classic books of the greats
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Why we lie about reading the greats

If you’ve ever pretended to recognise the opening line of “Well, Prince, Genoa and Lucca are now no more than private estates of the Bonaparte family…” then congratulations – you’re officially part of the 31% of Brits who, according to a Sky Arts survey, have recently admitted to lying about reading such classic literature from cover to cover. Whether you’ve managed to make it through all 1225 pages of War and Peace or not, it is undeniable that there is a strongly-held attitude in society that reading the ‘greats’ makes you cultured. But why exactly do we feel the need to lie about this?

Society teaches that to be cultured, you must be well-read. Not just in the literal term of having read many books, but rather well-read by being well-versed in titles from a list of fiction that feels as if it could have been pulled from the 19th century Oxford English Literature course. Titles such as Robert Louis Stevenson’s Treasure Island and Homer’s Odyssey make up the list of books that Brits most often lie about reading, seemingly as if under pressure from their GCSE English teacher.

The real question is, who are we lying to? Perhaps the lies we tell about having dissected the symbolism behind Orwell’s ‘BIG BROTHER’ statements are not really there to impress other people, but rather exist to hide any embarrassment that we might feel at admitting that we are not as cultured as we would like to seem.

In not wanting to appear unintelligent, lying about literature perhaps allows them to disguise any inadequacy they might feel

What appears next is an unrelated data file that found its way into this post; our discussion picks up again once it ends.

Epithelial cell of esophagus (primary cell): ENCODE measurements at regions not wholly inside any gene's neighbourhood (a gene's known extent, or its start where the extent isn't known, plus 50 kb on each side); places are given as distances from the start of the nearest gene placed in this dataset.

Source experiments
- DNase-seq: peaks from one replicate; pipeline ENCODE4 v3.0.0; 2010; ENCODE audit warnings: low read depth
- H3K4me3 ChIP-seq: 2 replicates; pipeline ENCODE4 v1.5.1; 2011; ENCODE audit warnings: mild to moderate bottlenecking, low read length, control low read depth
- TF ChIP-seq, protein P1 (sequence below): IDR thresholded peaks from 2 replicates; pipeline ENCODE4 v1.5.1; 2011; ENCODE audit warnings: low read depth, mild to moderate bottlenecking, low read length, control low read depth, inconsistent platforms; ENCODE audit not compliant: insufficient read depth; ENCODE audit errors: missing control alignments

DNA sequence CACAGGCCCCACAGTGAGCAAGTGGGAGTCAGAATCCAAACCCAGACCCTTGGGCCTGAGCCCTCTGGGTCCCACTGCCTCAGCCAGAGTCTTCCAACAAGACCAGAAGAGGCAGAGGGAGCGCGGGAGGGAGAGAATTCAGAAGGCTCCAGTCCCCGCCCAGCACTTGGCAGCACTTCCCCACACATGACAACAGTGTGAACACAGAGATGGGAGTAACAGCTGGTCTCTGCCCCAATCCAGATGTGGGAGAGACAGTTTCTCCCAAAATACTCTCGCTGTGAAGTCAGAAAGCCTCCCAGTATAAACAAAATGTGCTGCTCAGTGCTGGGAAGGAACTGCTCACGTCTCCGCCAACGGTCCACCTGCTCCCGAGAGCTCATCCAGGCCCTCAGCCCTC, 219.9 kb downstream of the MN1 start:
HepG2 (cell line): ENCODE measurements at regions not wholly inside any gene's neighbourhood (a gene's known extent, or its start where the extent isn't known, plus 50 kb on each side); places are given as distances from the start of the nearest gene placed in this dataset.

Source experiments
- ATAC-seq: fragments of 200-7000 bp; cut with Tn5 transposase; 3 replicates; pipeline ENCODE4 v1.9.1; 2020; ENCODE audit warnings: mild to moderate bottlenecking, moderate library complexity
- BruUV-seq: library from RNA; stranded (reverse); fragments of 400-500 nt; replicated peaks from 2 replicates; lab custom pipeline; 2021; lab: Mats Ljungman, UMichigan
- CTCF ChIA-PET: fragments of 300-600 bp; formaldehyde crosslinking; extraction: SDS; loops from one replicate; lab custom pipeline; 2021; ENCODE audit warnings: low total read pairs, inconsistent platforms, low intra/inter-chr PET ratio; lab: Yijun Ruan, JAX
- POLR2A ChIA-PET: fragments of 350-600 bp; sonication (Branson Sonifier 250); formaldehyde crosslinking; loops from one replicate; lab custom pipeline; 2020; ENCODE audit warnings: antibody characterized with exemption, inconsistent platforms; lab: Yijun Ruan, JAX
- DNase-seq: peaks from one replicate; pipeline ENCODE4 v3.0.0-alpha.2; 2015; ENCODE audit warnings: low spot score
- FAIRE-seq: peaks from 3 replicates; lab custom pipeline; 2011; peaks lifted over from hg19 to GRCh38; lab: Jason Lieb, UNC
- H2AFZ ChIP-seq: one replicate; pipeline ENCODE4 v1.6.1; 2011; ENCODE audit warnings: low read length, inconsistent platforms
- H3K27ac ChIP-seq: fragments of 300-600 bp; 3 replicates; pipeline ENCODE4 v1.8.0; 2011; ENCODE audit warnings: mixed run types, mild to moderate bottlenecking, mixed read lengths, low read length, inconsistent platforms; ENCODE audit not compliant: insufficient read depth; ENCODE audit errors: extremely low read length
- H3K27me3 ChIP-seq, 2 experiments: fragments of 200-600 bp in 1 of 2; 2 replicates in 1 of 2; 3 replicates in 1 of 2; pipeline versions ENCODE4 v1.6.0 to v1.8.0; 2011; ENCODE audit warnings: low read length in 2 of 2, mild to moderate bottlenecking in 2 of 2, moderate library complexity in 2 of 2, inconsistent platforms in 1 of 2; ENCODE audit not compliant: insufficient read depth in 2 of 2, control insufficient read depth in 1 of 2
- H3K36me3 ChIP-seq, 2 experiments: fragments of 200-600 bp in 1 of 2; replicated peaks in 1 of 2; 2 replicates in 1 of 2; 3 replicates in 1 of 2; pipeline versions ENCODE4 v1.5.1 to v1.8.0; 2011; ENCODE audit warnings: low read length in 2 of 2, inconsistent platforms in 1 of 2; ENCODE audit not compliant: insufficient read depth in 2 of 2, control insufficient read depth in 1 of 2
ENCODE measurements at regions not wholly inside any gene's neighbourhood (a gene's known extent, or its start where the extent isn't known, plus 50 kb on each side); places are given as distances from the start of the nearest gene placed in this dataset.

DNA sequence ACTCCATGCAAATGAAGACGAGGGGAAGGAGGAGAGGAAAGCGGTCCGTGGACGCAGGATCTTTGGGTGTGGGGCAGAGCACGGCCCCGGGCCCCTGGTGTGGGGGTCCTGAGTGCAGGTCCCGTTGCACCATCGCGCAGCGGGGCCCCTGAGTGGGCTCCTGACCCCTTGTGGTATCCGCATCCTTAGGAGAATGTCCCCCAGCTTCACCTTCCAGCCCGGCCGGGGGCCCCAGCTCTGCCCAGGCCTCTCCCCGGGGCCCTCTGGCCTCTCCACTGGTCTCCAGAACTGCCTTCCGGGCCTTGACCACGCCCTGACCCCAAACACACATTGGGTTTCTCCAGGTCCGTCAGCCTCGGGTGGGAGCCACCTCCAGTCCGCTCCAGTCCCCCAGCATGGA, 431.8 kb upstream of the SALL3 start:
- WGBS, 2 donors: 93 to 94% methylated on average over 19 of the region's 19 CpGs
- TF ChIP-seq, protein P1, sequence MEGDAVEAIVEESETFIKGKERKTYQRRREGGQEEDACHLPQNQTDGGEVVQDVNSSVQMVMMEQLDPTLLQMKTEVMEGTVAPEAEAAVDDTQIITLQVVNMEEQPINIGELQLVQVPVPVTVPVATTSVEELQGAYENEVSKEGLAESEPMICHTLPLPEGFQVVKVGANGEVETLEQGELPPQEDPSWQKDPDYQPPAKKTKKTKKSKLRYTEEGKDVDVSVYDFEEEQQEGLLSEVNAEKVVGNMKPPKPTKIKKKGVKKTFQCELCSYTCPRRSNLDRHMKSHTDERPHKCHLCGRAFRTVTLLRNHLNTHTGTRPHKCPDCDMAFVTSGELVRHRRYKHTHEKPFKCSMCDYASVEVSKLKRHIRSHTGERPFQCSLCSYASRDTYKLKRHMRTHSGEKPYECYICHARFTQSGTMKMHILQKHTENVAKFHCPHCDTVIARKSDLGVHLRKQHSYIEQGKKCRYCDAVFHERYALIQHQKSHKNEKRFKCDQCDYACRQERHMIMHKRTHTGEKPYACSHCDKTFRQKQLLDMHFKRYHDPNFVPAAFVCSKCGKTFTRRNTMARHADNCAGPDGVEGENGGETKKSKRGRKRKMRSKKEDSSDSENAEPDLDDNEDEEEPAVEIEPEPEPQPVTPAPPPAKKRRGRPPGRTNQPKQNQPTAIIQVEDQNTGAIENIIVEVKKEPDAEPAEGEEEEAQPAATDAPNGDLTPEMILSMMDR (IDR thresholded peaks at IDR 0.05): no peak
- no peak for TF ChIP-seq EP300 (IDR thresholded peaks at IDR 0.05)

From a young age, it is enforced on us that the more challenging the novels we read are, the more intelligent we must be. Growing up on the whimsical Harry Potter novels and the neon covers of Jacqueline Wilson, we always understood that there was a next level of literature beyond these – one that would be potentially less enjoyable but certainly more impressive. Internalising such a belief is one that appears to last until adulthood for many, with us preferring to lie rather than admit that we never got around to ploughing through the entirety of Ulysses.

Our need to appear cultured is something that is pressing for many, but by stark contrast seems to be non-existent for some. When asking my flatmates, most said that they would admit to never having even touched anything on the list of greats. However, when asking the older generations of my family the idea of lying in order to ‘disguise their ignorance’ surfaced. For those growing up in an age when leaving school at 14 was an option, appearing well-educated seems to be more of a priority. In not wanting to appear unintelligent, lying about literature perhaps allows them to disguise any inadequacy they might feel compared to those who opted for further education beyond the minimum.

Society might remain ingrained with this idea of being ‘cultured’ and your image as an educated member of society may be, albeit falsely, upheld when you pretend you’ve read all of Anna Karenina

This generational divide is interesting when questioning why some people lie out of a need to appear refined and well-educated. For people my own age, who had no say in staying within the education system until we were at least 18, it is perhaps far easier to laugh off the way that we never even managed to finish Of Mice and Men in Year 10 – without feeling embarrassed about any social stigma that might come with that.

However, for those who do choose to lie, regardless of age, there is always the fear that we will be caught out in an incredibly humiliating way. The horrifying idea of a Tinder date with a self-described ‘Literature enthusiast’ springs to mind, frantically trying to Sparknotes the plot of Great Expectations in a bathroom cubicle with only one bar of service.

Outside of far-fetched online-dating scenarios, however, it seems unlikely this habit of lying about reading the greats will have real consequences. Society might remain ingrained with this idea of being ‘cultured’ and your image as an educated member of society may be, albeit falsely, upheld when you pretend you’ve read all of Anna Karenina. However, in day to day life, the chances of being questioned on our opinions of the greats are practically non-existent, and so it’s safe to say that there’s no real harm in pretending that we have any. 

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